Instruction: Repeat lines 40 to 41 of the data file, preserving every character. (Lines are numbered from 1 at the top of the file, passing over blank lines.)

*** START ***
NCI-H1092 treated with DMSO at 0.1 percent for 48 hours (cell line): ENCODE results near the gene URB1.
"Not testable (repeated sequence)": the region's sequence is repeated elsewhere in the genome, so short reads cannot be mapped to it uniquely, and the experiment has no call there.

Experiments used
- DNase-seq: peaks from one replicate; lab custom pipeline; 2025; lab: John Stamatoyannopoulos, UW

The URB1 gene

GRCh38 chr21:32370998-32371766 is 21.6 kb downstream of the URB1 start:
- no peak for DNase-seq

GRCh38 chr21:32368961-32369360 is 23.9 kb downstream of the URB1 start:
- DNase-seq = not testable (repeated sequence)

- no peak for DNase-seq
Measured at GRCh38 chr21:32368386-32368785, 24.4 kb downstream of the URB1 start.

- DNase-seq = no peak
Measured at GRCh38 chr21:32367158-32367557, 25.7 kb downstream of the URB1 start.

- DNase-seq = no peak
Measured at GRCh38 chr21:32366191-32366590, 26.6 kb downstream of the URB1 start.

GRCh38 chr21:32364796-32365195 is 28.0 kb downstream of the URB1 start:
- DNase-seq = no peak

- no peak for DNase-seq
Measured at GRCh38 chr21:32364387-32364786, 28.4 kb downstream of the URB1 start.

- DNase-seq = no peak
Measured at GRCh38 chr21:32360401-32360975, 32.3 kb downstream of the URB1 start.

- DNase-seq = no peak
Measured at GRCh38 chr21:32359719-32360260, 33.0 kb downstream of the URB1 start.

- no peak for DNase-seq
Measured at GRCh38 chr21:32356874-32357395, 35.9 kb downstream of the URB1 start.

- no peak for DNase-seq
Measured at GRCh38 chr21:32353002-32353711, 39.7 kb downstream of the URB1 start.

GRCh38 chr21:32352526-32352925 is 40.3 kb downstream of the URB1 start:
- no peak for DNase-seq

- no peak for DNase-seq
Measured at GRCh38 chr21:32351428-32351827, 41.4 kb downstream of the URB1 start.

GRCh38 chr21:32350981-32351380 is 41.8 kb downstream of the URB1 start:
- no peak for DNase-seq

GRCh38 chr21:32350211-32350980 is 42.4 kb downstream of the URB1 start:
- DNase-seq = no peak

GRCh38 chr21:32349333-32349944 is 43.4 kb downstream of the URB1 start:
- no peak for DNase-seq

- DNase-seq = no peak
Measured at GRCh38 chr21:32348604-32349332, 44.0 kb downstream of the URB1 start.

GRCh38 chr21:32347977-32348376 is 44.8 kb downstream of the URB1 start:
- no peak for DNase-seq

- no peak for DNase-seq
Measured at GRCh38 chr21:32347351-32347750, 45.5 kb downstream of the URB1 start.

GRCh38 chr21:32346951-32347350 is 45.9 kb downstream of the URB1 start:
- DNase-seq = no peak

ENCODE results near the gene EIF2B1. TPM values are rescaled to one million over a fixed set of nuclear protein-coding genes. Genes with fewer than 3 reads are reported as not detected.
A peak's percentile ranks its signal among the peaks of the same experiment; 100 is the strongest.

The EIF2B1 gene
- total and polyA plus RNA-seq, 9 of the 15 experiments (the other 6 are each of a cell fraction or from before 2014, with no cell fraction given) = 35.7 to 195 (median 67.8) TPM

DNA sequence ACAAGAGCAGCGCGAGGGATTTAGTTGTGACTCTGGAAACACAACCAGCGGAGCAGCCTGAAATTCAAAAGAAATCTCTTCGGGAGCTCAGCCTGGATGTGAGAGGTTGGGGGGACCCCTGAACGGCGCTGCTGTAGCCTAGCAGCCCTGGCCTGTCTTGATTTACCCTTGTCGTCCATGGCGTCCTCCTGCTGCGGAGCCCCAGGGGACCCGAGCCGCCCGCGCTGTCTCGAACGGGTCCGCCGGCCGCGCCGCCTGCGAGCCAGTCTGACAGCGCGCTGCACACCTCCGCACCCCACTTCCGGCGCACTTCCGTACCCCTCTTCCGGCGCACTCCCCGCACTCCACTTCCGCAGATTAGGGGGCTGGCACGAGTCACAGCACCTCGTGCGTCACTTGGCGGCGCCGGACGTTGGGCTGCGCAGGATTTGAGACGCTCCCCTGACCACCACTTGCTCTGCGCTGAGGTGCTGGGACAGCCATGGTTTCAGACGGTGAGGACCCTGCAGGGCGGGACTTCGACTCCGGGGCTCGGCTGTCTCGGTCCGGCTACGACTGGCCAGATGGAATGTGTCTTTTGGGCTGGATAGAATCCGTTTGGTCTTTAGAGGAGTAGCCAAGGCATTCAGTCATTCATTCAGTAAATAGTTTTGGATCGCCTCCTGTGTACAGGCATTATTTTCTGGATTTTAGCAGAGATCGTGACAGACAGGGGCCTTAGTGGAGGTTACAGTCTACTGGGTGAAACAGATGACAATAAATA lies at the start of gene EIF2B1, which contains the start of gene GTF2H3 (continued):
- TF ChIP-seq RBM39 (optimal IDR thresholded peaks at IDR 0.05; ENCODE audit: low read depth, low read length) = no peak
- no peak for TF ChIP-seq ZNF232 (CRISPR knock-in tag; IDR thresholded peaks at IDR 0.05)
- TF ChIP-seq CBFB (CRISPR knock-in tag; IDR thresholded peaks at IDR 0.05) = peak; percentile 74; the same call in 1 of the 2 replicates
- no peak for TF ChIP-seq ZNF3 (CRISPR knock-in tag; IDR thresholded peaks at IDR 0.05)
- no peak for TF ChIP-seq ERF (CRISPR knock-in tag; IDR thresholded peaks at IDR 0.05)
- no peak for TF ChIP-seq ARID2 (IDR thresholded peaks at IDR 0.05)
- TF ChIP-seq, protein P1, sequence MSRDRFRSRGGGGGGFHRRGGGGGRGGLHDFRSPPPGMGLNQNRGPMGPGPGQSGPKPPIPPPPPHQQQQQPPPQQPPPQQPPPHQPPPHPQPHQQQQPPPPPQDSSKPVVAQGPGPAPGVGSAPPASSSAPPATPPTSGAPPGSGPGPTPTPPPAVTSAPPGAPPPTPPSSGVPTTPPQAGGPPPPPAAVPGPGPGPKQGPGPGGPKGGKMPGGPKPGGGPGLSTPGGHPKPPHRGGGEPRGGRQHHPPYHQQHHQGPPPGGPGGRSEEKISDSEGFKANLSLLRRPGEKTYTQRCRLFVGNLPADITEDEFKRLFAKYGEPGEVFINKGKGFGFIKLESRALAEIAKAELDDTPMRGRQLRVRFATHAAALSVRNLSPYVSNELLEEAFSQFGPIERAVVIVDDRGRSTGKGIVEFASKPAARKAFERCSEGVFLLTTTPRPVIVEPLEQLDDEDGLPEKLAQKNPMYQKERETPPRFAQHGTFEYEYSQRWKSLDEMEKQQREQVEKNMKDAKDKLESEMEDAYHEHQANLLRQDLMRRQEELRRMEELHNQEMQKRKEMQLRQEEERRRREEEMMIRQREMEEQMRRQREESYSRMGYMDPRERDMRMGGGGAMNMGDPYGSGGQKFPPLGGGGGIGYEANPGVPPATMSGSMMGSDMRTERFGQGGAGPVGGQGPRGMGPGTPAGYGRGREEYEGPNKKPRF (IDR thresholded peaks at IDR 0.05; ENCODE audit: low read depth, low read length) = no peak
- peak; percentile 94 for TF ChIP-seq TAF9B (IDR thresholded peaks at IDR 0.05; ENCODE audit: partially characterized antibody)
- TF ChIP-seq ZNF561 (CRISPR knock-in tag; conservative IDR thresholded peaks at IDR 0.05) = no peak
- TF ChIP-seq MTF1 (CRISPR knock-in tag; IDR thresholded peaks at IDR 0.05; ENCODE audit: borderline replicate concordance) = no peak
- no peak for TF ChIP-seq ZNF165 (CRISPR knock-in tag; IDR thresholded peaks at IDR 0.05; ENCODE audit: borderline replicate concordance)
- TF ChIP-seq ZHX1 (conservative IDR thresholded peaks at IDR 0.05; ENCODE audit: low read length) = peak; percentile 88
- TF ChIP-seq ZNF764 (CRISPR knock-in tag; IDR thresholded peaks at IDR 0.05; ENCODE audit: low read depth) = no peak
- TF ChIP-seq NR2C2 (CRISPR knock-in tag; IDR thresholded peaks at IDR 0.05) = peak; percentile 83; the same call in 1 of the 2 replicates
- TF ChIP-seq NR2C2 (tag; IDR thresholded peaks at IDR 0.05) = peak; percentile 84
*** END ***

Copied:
GRCh38 chr21:32347977-32348376 is 44.8 kb downstream of the URB1 start:
- no peak for DNase-seq